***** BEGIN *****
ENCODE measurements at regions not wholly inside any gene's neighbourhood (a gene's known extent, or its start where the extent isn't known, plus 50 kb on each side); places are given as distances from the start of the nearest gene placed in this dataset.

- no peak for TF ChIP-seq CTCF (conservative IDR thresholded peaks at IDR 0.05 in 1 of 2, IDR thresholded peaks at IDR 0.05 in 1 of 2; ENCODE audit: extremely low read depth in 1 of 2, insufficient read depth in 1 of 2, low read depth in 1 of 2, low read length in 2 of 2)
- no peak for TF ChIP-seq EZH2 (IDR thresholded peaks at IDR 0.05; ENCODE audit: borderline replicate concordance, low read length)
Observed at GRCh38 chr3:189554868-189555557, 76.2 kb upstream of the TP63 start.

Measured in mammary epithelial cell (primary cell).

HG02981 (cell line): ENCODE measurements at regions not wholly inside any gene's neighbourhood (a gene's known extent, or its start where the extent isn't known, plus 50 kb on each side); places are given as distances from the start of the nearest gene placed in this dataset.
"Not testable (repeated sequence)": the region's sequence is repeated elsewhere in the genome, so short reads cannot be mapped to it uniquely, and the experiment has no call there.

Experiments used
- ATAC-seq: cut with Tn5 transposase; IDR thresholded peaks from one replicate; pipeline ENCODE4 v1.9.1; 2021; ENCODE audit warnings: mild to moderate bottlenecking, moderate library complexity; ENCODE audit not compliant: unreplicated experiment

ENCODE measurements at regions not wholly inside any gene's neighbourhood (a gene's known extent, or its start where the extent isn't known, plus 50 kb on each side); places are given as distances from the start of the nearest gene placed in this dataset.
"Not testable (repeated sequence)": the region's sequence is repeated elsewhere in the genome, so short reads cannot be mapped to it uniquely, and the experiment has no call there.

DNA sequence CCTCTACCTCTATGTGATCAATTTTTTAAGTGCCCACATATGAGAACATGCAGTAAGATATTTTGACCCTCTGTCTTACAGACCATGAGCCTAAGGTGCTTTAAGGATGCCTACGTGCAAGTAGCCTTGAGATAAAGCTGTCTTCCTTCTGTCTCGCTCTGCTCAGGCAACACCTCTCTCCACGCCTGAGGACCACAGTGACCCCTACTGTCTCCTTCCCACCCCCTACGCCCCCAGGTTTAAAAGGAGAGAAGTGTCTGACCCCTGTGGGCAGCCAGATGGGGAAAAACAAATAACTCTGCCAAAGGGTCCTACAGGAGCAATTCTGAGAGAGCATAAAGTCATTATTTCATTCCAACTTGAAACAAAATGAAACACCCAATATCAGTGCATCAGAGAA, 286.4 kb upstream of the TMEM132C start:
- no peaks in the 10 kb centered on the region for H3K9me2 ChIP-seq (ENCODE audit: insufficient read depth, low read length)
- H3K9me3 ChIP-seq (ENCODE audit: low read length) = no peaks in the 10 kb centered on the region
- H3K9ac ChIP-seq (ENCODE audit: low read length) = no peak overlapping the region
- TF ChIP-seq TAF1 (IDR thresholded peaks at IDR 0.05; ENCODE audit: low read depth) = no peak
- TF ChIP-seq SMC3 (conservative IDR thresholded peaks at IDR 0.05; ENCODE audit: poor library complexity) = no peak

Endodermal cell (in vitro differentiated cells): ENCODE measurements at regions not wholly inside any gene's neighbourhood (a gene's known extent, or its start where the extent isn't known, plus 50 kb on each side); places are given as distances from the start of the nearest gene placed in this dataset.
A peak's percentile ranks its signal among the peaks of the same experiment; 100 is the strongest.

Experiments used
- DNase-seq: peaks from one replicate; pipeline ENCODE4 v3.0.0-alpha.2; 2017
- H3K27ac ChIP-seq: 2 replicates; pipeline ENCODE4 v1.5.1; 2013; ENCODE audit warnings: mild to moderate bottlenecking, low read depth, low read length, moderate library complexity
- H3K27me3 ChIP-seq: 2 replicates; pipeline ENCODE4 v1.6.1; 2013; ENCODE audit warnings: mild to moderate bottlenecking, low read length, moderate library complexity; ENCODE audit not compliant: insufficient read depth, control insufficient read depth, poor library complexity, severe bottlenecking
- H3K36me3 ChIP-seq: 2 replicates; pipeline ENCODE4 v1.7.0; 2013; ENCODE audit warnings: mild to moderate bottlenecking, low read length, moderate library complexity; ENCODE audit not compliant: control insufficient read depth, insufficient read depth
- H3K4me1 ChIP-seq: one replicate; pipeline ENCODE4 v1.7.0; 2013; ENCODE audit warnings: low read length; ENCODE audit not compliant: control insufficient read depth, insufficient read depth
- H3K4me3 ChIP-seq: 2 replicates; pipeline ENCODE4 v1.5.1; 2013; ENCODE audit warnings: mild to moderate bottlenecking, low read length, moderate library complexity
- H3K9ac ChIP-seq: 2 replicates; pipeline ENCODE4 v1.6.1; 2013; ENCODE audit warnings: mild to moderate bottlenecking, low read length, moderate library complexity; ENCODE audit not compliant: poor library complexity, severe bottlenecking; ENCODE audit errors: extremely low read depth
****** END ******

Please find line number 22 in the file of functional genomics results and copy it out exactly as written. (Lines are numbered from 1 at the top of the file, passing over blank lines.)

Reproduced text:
- H3K27ac ChIP-seq: 2 replicates; pipeline ENCODE4 v1.5.1; 2013; ENCODE audit warnings: mild to moderate bottlenecking, low read depth, low read length, moderate library complexity